Alfa Romeo: Giulia Quadrafolgio

Finally, it seems like Alfa Romeo has returned to its golden era. Will the Quadrifoglio leave its competitors behind?

Alfa Romeo, a proven history within the car manufacturing market - the Italian one at that. We know that the Italians produce some truly beautiful cars both inside and out, and Alfa is a solid foundation that has stood the test of time.

Wind back the clock 50-70 years, the 750 Competizione, Giulia TZ, 1750 Gran Turismo and the 2300 Monza were revolutionary in the automobile industry due to the engineering specifics on what made them great cars.

The Alfa Romeo brand sparked the launch of Enzo Ferrari who once ran the Alfa sporting division in the 30s under the Scuderia Ferrari banner - who then went on establish Ferrari. Enter the 1950s, an era of racing power for Alfa - 17 European touring car championships, 11 titles in the world's toughest road race the Mille Miglia, and two World Sports Car Championships - talk about an impressive racing resume.

Alfa Romeo was built upon a rich history, but after its headquarters were bombed during World War II, many wondered whether Alfa would rise back to its prominence. Of course it did, but only through manufacturing smaller cars from 1954 onwards which resulted in poor financial results. However staying true to the Italian grit, it would produce a twin cam four cylinder engine at 13000 cc - which would be expanded to 2000c and would consist until 1995.

Throughout the years we saw how competitors Mercedes AMG, BMW M, Audi and Ferrari transformed smoothly through the modern age and were basically building cars that were professional driving machines. The market was rapidly growing each year, and much to Alfa’s despise we never saw that raw power they previously produced, ultimately resulting in a significant decline in sales.

Was Alfa ready to call it a day? Everyone else thought so, but Alfa provided a solution to its problem. Gather all current Ferrari engineers and lock them in a room, provide them with the finest italian espresso, antipasto and see what type of car they created by the end of the day. Enter the Alfa Romeo Giulia Quadrifoglio - Alfa Romeo’s last chance for redemption.

To compete with the C63, M3 and the RS5, Alfa had to produce a car that would not only level the playing field but speed right past it - and that's exactly what the Quadrifoglio does. With its Ferrari DNA running through the car, you were best assured that this model was not to be taken lightly - as seen previously from its poor production line.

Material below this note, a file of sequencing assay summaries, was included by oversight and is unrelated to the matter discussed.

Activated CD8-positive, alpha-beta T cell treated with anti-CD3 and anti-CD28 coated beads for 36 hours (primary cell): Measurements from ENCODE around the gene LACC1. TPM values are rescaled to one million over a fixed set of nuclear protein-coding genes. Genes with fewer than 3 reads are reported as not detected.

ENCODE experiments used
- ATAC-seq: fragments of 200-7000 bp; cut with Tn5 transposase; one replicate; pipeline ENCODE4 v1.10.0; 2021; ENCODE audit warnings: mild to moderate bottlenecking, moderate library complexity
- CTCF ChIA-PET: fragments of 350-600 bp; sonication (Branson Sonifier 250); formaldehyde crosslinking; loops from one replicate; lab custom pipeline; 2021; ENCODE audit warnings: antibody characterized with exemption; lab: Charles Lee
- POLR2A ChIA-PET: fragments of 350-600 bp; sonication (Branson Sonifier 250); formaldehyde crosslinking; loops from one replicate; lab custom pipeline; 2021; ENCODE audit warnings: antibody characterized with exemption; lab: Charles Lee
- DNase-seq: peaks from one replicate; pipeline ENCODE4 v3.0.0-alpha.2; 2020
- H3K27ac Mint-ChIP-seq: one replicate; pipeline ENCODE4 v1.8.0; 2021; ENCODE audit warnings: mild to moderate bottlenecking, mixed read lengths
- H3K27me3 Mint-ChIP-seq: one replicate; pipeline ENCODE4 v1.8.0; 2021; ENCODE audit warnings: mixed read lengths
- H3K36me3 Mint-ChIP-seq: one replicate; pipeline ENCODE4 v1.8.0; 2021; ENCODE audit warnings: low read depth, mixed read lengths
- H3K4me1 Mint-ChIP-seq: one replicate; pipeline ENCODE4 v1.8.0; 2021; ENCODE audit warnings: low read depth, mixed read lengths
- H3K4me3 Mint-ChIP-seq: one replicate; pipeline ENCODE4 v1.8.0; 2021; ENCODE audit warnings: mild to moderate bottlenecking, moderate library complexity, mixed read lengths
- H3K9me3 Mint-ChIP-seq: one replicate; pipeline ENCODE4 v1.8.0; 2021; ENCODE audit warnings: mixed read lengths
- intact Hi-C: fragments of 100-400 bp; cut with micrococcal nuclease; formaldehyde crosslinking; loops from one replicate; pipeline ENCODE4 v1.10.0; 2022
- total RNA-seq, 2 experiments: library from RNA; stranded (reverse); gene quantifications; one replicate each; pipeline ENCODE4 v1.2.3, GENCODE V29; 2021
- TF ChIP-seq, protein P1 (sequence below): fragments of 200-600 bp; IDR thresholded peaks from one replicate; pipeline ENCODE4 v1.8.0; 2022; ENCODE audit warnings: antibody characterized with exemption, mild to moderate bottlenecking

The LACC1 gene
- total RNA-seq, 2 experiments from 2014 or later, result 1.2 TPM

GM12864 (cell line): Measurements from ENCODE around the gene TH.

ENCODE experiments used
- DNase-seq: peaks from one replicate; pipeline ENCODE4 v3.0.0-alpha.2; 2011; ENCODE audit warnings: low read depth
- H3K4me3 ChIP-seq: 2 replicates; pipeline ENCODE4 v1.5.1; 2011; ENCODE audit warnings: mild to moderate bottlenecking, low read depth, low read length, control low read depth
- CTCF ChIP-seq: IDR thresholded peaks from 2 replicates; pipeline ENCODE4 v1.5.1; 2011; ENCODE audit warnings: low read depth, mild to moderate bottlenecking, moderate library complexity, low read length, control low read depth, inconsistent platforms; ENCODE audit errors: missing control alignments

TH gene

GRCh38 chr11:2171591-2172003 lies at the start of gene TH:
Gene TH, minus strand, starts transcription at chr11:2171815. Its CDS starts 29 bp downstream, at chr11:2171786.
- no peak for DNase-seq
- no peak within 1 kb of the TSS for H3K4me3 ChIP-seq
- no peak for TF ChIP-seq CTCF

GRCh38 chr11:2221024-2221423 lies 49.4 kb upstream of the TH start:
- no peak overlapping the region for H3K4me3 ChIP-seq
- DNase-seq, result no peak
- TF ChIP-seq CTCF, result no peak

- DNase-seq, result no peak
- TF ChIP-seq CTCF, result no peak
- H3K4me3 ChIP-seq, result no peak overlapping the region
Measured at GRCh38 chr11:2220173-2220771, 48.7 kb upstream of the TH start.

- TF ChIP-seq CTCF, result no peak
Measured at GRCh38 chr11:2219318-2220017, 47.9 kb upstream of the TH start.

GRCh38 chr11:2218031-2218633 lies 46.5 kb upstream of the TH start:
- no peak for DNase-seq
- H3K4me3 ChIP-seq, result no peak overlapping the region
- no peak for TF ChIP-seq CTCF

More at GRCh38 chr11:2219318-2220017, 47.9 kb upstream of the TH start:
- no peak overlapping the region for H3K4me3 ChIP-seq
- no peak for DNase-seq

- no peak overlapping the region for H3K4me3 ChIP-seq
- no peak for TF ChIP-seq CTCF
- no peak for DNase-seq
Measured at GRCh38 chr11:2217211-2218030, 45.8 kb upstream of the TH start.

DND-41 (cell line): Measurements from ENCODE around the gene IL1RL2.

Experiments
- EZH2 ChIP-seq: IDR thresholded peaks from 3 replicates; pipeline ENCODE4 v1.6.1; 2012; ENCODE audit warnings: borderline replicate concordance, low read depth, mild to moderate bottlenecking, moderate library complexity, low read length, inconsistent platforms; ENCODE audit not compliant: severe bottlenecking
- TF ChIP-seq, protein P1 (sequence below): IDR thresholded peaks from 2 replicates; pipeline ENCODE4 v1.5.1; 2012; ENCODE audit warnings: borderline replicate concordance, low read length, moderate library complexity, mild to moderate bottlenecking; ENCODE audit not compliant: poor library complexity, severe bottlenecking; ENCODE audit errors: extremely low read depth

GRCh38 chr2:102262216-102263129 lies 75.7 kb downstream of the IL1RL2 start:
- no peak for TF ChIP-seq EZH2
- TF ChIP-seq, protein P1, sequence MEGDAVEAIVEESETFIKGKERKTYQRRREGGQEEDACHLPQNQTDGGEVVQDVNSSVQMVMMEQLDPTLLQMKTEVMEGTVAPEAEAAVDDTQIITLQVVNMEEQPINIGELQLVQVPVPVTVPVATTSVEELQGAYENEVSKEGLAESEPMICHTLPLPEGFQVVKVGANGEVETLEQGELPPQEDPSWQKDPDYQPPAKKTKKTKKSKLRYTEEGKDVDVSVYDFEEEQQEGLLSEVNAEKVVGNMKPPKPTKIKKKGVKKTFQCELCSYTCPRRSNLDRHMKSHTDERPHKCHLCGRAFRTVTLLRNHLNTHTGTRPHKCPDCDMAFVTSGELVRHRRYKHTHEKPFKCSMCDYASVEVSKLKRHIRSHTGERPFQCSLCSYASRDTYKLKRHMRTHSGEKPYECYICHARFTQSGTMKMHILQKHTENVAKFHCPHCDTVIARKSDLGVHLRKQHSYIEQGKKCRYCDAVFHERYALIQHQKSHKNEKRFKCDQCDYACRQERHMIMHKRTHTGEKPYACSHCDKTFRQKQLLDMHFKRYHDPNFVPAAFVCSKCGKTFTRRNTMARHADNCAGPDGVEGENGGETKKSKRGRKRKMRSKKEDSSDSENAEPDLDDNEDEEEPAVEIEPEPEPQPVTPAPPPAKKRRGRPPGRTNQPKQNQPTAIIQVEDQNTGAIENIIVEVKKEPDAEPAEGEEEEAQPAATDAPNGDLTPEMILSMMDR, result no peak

Let’s start with the interior; Alfa offers the latest technology including navigation, in-car entertainment and circle knob usability that mirrors both the M3 and C63 but isn’t quite matched in terms of graphic quality and smoothness that the BMW’s iDrive offers. However, this is a learning curve and not too much of this matters as the piece de resistance is under the hood.

The Carbon fibre trim provides class, quality and refinement which stands out as soon as you sit in the Sparcos bucket-like seats along with fantastic leather stitching that oozes prestige. You quickly become aware that this isn’t your usual Alfa Romeo with the red start-stop button sticking out like a sore thumb similar to many Ferrari models, it instantaneously grabs your attention that becomes a statement of authority and power.

Okay, let’s get to the focal points on what the Ferrari engineers emphasised. Are you aware of the Ferrari 458 and the power it produces? The Quadrifoglio’s engine is a 2.9L all aluminium twin turbo V6 that puts out 505 HP (374 KW) and can go from 0-100 in just 3.8 seconds. Amazingly, the quadrifoglio also offers an electronically-controlled cylinder deactivation system which reduces fuel consumption by shutting down cylinders when extra power is not needed - this is a modern day engine at its finest.

Of course a high powered vehicle like the Alfa needs significant braking power, and the Quadrifoglio is backed by an integrated four piston caliper, carbon ceramic high ventilated  braking system. This allows the car to to deliver an instantaneous response for reduced braking along with an electro-mechanical solution that ensures extremely precise brake pedal feedback.

The way the Quadrifoglio glides through corners at ease, that devilish backfire as you blip the throttle during downchange, and the exhaust note that it delivers gives this car a unique tone like something you have never heard from a vehicle before.

Sure, great cars come and go but how do they stack up against competition in the same class? The answer is clear for the Quadrifoglio, its above and beyond. Review after review we are starting to see the the Alfa is smashing every competitor that dare test the raw power of this automobile.

The Giulia also has the ability to become an everyday car much like its competitors and provides amazing driving comfort which are the foundations for a solid sports car.

This is the resurgence of Alfa Romeo, something that is well overdue, and is highlighted by the fact that the Quadrifoglio already has a long waiting list in the Australian market.

The future's looking bright for the newly appointed sporting division at Alfa Romeo. The desire to be different has not always worked out, but it is evident here that being different was the best thing Alfa Romeo could do. Having the right minds behind a car production can ultimately achieve expectations you never thought were possible.

Alfa Romeo - Welcome Back, Bravo.

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Adrian Giannarelli


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